Instead of animistic deities, a brutal god of market has arrived in the region. Today the communities of the water tower of the world do not have clean drinking water facility in their homes, but they receive bottled water delivered at their doorstep by multinational companies. It does not make them richer than their predecessors.

Actually, it means that they have become merely consumers with no symbolic attachment with they physical environ and human habitus.

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The local communities in GB are increasingly facing the consequences of climate change in the shape of droughts, floods, tropical cyclones, wildfires, rising sea levels and melting glaciers. They have become really poor and vulnerable to these hazards because they have lost whatever knowledge and natural resources they had.

They are witnessing melting of glaciers right before their eyes. Since the whole edifice of symbolic world, material culture, identity and economy of Gilgit-Baltistan is literally based on cryosphere. It is melting under the effects of global warming.

It makes all that is solid and symbolic melt into thin air. The situation is aggravated by the practices and production of modern knowledge about local conditions from purely scientific point of view. It results in the exclusion of human agency and indigenous knowledge. As a result, the status of humans has been reduced to facts and figures.

The nature of challenges and threats posed by glacier melt in the cryosphere of the Hindu Kush, the Karakoram and Himalaya regions and other parts of the world demands transdisciplinary and transboundary approach.

Unfortunately, the research and production of knowledge about global warming is done in silos of different disciplines. There is lack of communication and dialogue among different disciplines.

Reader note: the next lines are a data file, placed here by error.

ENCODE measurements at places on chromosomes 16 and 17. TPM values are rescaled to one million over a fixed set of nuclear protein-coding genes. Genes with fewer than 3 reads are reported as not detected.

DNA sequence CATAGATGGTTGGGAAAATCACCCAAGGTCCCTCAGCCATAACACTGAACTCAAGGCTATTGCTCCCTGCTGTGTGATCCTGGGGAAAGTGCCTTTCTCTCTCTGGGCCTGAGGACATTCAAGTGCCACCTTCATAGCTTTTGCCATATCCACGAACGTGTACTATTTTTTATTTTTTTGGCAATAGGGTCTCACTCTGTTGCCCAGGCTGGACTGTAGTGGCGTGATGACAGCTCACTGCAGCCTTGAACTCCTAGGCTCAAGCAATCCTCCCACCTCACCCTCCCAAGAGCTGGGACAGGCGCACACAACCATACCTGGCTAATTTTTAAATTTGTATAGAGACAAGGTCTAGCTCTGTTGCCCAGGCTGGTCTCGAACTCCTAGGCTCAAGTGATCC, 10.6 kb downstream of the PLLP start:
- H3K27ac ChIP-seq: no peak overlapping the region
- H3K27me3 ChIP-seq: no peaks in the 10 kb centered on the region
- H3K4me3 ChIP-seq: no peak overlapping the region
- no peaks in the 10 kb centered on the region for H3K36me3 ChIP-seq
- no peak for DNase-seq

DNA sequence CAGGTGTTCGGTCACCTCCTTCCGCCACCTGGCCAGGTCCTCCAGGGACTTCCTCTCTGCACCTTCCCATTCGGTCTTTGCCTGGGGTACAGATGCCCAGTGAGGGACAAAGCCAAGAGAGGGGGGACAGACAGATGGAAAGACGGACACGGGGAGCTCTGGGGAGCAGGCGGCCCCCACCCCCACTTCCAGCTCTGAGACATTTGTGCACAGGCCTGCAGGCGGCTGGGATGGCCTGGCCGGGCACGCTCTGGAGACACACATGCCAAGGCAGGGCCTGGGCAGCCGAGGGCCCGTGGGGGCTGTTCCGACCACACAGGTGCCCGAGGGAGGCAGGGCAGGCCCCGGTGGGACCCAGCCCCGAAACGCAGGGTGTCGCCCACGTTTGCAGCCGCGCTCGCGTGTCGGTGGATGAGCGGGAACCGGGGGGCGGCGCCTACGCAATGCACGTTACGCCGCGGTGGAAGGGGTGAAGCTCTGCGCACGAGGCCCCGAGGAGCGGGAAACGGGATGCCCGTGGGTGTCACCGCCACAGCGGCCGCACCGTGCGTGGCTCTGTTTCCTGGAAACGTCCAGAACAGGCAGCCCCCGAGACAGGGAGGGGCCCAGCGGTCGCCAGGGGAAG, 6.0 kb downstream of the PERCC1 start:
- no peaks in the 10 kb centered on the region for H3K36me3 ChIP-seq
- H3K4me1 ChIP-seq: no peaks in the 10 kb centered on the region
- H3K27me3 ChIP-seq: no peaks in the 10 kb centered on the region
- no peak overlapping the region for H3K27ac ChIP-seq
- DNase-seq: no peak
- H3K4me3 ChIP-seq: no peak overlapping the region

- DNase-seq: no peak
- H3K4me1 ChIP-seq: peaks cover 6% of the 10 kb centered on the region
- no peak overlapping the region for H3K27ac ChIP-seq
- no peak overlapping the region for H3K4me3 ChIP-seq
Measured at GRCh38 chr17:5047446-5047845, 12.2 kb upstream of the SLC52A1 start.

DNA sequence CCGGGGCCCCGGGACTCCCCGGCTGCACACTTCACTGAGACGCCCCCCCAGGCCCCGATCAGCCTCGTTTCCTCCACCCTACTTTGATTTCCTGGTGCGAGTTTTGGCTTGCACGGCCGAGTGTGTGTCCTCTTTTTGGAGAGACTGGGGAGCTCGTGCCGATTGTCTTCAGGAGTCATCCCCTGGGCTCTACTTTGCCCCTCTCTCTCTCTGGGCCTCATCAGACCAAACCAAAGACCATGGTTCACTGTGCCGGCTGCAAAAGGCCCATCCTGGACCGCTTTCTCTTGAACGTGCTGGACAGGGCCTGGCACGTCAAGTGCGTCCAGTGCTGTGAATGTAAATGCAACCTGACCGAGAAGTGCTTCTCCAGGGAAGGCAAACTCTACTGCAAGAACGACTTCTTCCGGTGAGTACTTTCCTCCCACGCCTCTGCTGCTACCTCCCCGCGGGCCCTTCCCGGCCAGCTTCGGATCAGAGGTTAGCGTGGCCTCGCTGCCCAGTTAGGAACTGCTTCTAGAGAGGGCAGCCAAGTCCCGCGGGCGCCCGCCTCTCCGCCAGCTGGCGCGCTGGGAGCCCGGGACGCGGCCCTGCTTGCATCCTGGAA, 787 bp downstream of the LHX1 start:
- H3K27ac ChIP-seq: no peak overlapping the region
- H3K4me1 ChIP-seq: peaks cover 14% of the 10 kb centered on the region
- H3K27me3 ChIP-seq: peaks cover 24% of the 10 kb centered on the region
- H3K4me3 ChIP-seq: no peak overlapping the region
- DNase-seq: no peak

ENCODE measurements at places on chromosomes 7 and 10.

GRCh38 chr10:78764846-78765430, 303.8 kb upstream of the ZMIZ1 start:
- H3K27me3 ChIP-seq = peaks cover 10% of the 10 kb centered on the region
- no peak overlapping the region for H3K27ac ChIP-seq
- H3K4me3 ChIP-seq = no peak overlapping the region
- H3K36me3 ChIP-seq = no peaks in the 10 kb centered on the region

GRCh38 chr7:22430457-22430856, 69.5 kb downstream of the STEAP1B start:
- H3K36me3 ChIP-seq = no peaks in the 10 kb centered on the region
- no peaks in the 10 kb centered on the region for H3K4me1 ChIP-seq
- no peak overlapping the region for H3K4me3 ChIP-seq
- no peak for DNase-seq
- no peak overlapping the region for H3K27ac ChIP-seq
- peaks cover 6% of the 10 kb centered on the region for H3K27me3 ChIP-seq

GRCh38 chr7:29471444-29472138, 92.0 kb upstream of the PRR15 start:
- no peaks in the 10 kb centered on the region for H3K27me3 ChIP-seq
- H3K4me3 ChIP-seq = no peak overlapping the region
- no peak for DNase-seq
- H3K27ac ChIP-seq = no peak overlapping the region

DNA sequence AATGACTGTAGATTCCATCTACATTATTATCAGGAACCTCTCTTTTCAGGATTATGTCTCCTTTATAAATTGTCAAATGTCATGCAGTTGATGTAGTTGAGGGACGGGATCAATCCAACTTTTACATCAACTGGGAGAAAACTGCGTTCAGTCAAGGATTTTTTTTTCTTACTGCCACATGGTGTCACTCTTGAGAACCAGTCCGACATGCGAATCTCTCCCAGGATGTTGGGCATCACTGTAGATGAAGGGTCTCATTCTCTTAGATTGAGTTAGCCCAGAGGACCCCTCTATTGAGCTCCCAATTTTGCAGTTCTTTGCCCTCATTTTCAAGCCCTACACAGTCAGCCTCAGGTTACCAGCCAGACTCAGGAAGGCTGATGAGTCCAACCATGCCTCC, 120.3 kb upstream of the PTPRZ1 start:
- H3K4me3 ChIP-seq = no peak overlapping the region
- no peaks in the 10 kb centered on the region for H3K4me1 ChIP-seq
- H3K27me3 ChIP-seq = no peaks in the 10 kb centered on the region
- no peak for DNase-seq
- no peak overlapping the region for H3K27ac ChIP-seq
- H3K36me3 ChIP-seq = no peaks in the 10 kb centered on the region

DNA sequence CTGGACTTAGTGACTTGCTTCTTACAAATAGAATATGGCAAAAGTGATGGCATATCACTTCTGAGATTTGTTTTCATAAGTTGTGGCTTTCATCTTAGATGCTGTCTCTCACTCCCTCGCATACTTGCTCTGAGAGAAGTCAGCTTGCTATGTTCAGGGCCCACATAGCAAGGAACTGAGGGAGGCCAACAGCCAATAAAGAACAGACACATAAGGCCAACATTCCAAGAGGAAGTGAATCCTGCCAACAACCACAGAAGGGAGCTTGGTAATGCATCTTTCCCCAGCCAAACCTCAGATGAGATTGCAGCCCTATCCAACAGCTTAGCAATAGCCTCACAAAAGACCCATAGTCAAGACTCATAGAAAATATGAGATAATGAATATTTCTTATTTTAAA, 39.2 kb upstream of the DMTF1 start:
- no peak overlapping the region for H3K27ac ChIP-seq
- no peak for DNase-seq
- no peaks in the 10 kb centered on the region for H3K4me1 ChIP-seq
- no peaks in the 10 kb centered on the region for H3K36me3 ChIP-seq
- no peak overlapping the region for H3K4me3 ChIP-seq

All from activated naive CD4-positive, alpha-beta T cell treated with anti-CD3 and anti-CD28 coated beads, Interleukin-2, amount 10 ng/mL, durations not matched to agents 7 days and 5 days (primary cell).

Even if the research is scientifically valid, it is not communicated to the common.The yawing gap between the understanding of situation climate change by scientists and lack of realisation about it among the masses does not exist due to some intrinsic intellectual weakness of the commons, but by the huge difference between infrastructure of understanding available to scientists and social scientists.

It is ironic that while the glaciers are rapidly melting and trickling down to communities living near the glaciers and downstream, the knowledge about climate change is trickling up into the watertight compartments of disciplines.

The trouble with the prevalent technopolic approach is that in its attempt to rectify technological fallout, it invents new instruments to tackle the challenge. Hence, it creates infinite loop of technological application for problems by technology itself. The way we have organised our life support system today through technology needs to be revisited. No doubt science can provide solutions to the impending dangers to our planet, but it is unwise to expect absolute answers to questions about every problem under the sun.

It is important to combine human and scientific element in our approach to the challenges of climate change.

So far the institutional arrangements and discursive practices of modern knowledge have treated indigenous wisdom as primitive view unable to make sense of the world around it. The most important outcome of the forum on cryosphere and society is propounding of the idea of knowledge brokers. They will be people who will bridge the gap between social and natural sciences, and work as a conduit of knowledge between people and research.

This cannot be done unless technology is not democratised, and indigenous knowledge are included in global climate science and policy processes.

The participants of the forum on the cryosphere and society in Nepal realised the challenges in knowledge sharing. To overcome communication gap at interdisciplinary level, it has been proposed to initiate interdisciplinary dialogue for eclectic input and holistic vision for the mankind.

All the mountain communities of the Hindu Kush, the Karakoram and Himalayan region are on the peripheries of power dispensation, cultural capital and knowledge centres. Therefore, they had to rely on exogenous power centres for knowledge, decisions and policies regarding their future.

To restore agency among the marginalised communities of mountains and enable them to take charge of their own fate, it is imperative to establish knowledge centres and make them part of power dispensation. It will enable researchers and policy makers to accommodate indigenous wisdom in planning and production respectively of about climate change.